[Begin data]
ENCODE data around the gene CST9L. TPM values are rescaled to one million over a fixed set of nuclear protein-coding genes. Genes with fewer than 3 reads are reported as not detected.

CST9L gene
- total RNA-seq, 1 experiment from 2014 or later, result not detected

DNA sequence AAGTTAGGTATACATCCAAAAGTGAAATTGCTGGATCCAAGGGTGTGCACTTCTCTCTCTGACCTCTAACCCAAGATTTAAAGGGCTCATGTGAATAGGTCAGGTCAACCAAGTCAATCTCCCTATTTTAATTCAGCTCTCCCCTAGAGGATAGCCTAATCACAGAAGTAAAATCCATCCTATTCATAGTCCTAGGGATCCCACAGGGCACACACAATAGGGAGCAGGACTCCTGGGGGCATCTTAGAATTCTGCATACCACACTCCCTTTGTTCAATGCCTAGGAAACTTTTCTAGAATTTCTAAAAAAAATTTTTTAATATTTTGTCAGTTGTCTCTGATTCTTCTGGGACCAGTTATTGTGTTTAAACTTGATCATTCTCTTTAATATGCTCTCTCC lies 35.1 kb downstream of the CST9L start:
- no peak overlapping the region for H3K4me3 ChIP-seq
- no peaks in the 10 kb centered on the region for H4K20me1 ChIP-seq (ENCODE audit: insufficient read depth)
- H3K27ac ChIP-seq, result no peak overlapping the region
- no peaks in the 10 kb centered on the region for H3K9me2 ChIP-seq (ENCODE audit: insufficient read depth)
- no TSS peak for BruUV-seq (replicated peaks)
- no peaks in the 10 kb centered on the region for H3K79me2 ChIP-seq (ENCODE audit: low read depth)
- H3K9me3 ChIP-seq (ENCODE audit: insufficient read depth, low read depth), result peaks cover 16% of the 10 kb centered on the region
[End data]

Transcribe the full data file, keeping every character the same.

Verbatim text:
ENCODE data around the gene CST9L. TPM values are rescaled to one million over a fixed set of nuclear protein-coding genes. Genes with fewer than 3 reads are reported as not detected.

CST9L gene
- total RNA-seq, 1 experiment from 2014 or later, result not detected

DNA sequence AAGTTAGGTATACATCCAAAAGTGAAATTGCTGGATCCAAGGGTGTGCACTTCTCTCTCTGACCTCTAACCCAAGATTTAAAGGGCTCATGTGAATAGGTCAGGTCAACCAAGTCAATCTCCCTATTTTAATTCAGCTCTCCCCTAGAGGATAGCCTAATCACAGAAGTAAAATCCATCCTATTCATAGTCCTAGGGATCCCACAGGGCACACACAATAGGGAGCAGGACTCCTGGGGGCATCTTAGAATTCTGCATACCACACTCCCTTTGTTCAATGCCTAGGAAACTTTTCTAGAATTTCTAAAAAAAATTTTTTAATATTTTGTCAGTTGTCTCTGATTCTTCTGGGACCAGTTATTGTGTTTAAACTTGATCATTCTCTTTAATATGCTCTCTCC lies 35.1 kb downstream of the CST9L start:
- no peak overlapping the region for H3K4me3 ChIP-seq
- no peaks in the 10 kb centered on the region for H4K20me1 ChIP-seq (ENCODE audit: insufficient read depth)
- H3K27ac ChIP-seq, result no peak overlapping the region
- no peaks in the 10 kb centered on the region for H3K9me2 ChIP-seq (ENCODE audit: insufficient read depth)
- no TSS peak for BruUV-seq (replicated peaks)
- no peaks in the 10 kb centered on the region for H3K79me2 ChIP-seq (ENCODE audit: low read depth)
- H3K9me3 ChIP-seq (ENCODE audit: insufficient read depth, low read depth), result peaks cover 16% of the 10 kb centered on the region